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WATCH: Space race intensfies as rocket blasts off in first test flight on Shetland

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A test flight by the first rocket to blast off from Shetland has been hailed as a “great success” by the Scottish space firm behind the launch.

Skyrora’s Skylark Nano vehicle soared to around 20,000 feet from a remote site at North Roe, at the northernmost tip of the islands’ mainland, at the weekend.

The Edinburgh firm is aiming to win a share of the lucrative small satellite launch market and hopes to start sending them into orbit from one of three proposed spaceports in the Highlands and Islands by 2023.

Skyrora said the test from the Fethaland Peninsula was “very important” as Shetland is a “potential option” for launches of its XL commercial rocket. There are also plans to develop spaceports on the A’Mhoine peninsula, in Sutherland, and on North Uist, in the Outer Hebrides.

Saturday’s flight of the 6.5ft rocket was used to collect meteorological data, measure wind profiles and analyse its trajectory and to train staff.

It was the third launch of the Skylark Nano rocket, with the previous two having taken place from the Kildermorie Estate, near Alness in Easter Ross, in 2018 and last year. A month ago, Skyrora carried out a complete test of its Skylark L vehicle at the same location, without it blasting off.

Robin Hague, head of haunch at Skyrora said the Shetland launch was a “vital step” towards the firm’s ambition to become the UK’s “go-to” satellite launch provider.”

He continued: “This is a great success for Skylark Nano and the Skyrora team in general. Launching from Shetland is very important for us because it’s a potential option for our Skyrora XL orbital commercial launch vehicle. To understand the local launch conditions, learning more about the wind profiles in Shetland is critical.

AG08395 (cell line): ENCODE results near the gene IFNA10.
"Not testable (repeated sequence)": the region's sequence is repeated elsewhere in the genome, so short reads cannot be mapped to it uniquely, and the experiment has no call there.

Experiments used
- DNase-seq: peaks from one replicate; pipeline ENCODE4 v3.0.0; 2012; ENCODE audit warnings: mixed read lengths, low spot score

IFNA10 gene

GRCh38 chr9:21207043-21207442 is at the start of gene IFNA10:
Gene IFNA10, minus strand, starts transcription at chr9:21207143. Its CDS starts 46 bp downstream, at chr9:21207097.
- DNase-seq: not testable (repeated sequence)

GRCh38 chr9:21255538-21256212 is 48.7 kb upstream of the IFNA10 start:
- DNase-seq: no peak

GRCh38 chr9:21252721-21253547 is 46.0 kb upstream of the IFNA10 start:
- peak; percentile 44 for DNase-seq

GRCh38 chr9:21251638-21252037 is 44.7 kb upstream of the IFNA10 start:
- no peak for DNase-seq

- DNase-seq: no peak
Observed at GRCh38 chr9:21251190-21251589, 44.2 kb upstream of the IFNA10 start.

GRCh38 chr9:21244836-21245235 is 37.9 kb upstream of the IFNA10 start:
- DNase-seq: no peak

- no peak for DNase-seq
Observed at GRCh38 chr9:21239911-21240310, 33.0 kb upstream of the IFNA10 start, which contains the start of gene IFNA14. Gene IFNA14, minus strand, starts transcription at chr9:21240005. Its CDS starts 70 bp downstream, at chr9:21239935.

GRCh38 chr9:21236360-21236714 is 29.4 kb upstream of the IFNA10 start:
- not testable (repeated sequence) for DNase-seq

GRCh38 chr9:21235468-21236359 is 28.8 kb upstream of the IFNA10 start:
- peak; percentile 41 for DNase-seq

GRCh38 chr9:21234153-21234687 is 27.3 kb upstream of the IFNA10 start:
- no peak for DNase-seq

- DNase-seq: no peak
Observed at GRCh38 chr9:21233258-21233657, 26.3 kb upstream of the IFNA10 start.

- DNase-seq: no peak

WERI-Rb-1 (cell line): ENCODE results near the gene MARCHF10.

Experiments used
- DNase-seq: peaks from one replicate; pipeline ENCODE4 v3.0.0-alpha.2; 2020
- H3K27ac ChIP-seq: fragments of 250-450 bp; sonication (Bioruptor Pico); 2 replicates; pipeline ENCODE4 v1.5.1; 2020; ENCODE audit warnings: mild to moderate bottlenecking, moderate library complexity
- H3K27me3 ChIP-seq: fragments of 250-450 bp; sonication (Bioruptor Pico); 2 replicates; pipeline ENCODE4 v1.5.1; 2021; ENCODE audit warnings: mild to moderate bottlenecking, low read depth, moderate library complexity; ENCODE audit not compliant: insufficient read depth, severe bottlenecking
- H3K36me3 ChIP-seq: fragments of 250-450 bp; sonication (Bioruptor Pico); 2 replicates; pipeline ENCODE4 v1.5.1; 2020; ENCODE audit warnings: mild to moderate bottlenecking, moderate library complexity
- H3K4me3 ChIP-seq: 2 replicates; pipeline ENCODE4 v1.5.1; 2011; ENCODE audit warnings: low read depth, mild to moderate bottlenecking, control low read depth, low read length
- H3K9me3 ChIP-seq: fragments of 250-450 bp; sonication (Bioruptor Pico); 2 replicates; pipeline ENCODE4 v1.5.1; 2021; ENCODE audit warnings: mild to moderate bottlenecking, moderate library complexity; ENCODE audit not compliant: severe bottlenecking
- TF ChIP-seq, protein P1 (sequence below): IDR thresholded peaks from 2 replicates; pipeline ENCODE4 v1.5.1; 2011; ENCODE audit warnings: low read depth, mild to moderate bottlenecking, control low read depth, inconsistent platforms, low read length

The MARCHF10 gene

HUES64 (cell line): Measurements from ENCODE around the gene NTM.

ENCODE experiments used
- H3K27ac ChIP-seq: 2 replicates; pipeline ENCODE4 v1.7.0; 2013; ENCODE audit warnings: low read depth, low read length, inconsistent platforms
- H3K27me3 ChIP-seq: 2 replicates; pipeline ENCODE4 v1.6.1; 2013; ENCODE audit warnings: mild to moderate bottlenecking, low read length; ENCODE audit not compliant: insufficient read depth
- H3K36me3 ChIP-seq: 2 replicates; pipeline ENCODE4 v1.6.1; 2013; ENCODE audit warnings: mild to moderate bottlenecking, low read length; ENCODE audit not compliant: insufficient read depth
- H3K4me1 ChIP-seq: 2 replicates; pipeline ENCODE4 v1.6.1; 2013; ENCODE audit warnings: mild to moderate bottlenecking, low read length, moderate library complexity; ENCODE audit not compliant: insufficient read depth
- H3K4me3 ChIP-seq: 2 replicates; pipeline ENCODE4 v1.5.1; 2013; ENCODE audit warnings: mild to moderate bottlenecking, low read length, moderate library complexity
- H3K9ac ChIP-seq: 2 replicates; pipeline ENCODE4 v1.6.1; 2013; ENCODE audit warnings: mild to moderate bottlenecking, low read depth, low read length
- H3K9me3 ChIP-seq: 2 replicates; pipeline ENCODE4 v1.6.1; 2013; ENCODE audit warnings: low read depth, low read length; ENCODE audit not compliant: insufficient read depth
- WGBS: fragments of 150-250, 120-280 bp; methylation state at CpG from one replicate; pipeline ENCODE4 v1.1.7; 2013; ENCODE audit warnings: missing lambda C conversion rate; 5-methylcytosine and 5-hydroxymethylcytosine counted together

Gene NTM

“Skylark Nano’s third successive launch is testament to the engineers who have worked tirelessly to bring to life a reusable rocket that can provide valuable intelligence for the future of the UK space programme.”

Skyrora, which employs around 20 people in Edinburgh and 100 in research and development in Dnipro, in the Ukraine, aims to create 170 jobs in Scotland through further expansion between now and the end of 2023.

The company’s chief executive, Volodymyr Levykin, said: “With this successful launch from Shetland we are further closing the gap to making the UK a rocket launching nation again.

“For Skyrora this test was all about learning and training. The innovation at Skyrora is enormous, not only are we producing high quality results, but we are doing so with minimum impact to the environment as we strive to develop eco-friendly technology in our launches.

“At a time of such uncertainty it is important we keep focusing on ingenuity and enterprise. We hope reaching space will inspire the whole nation and show the younger generation what the future of UK space holds”.

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